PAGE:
NYCON's fiscal and legal staff chime in to answer a frequently asked question we get from our members.
Q: Can a nonprofit use their endowment as collateral?
A: "I vote no if it’s either temporarily or permanently restricted. If collateral, that means in default the lender could seize the assets. I don’t think restricted endowment is “available for use” on anything other than the restricted purpose, likewise, the temporarily restricted has a timing or use restriction." --Kelly Mathews, COO, Sr. VP, Financial Management Group, NYCON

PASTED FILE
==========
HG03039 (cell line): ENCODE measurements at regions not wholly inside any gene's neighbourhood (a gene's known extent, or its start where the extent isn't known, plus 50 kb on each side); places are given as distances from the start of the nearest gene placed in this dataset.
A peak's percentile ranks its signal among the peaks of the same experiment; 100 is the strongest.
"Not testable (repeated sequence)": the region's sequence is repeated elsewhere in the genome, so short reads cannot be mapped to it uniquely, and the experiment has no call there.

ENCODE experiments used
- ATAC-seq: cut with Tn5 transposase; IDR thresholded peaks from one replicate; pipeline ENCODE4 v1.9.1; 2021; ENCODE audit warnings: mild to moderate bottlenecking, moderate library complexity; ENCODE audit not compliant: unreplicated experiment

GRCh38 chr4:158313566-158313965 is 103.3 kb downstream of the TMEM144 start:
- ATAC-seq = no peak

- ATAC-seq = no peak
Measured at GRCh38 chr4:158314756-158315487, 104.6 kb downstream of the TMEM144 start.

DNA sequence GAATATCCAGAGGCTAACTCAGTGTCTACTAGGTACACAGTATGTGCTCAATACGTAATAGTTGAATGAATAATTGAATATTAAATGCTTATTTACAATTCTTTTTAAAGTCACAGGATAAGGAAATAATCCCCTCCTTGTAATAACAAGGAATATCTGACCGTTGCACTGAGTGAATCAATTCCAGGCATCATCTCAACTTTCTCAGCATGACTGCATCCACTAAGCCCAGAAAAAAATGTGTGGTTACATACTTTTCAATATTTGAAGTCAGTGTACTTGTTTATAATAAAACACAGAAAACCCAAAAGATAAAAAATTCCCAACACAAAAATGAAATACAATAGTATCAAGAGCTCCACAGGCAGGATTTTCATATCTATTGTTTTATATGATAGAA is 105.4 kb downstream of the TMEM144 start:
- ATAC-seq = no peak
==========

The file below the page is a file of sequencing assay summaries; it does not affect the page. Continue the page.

A: "Kelly is correct. Assuming the endowment is a truly restricted fund (not a fund with self-imposed restrictions established by the board), a nonprofit can’t unilaterally authorize the use of the endowed funds as collateral for a loan. Any attempt at using the fund as collateral would be considered an “invasion” that requires judicial approval. The only time the courts would authorize such an invasion would be if it was “impracticable or impossible” for the nonprofit to comply with the restrictions on the fund. And, if those circumstances existed, the nonprofit would be better served by simply trying to liquidate the fund for capital, rather than attempting to borrow against it." -- Michael West, Esq., Senior Attorney, NYCON
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